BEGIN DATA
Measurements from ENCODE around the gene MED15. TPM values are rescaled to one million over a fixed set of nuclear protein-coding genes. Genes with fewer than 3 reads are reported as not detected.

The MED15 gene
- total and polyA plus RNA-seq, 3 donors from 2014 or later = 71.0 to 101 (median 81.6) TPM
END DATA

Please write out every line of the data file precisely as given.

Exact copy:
Measurements from ENCODE around the gene MED15. TPM values are rescaled to one million over a fixed set of nuclear protein-coding genes. Genes with fewer than 3 reads are reported as not detected.

The MED15 gene
- total and polyA plus RNA-seq, 3 donors from 2014 or later = 71.0 to 101 (median 81.6) TPM